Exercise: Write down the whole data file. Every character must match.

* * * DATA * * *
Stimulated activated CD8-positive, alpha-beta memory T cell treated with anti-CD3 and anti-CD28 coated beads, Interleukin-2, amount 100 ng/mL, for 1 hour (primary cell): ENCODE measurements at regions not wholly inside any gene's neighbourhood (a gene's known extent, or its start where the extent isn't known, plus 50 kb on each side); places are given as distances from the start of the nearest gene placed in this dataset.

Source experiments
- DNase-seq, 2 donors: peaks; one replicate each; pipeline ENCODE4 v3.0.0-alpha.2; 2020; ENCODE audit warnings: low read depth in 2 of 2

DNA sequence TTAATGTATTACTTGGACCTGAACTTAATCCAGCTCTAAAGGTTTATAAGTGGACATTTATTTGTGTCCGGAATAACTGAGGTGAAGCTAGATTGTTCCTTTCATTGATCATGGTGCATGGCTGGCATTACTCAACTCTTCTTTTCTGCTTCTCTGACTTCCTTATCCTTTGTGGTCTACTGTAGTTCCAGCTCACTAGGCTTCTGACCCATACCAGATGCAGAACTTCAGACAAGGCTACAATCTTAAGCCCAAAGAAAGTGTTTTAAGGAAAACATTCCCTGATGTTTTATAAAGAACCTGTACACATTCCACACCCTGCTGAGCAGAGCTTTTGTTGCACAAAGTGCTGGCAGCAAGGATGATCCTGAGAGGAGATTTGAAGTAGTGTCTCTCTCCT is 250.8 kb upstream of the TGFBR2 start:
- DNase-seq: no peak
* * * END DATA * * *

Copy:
Stimulated activated CD8-positive, alpha-beta memory T cell treated with anti-CD3 and anti-CD28 coated beads, Interleukin-2, amount 100 ng/mL, for 1 hour (primary cell): ENCODE measurements at regions not wholly inside any gene's neighbourhood (a gene's known extent, or its start where the extent isn't known, plus 50 kb on each side); places are given as distances from the start of the nearest gene placed in this dataset.

Source experiments
- DNase-seq, 2 donors: peaks; one replicate each; pipeline ENCODE4 v3.0.0-alpha.2; 2020; ENCODE audit warnings: low read depth in 2 of 2

DNA sequence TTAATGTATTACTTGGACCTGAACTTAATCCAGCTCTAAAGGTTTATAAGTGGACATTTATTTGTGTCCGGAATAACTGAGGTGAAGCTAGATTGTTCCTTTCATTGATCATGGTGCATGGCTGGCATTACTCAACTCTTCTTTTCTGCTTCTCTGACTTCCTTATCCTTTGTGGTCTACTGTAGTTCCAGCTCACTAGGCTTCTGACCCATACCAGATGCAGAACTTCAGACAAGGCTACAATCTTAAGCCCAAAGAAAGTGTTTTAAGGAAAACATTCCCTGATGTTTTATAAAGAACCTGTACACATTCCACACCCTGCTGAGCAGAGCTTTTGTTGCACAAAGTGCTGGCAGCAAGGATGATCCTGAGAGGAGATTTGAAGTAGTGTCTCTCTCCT is 250.8 kb upstream of the TGFBR2 start:
- DNase-seq: no peak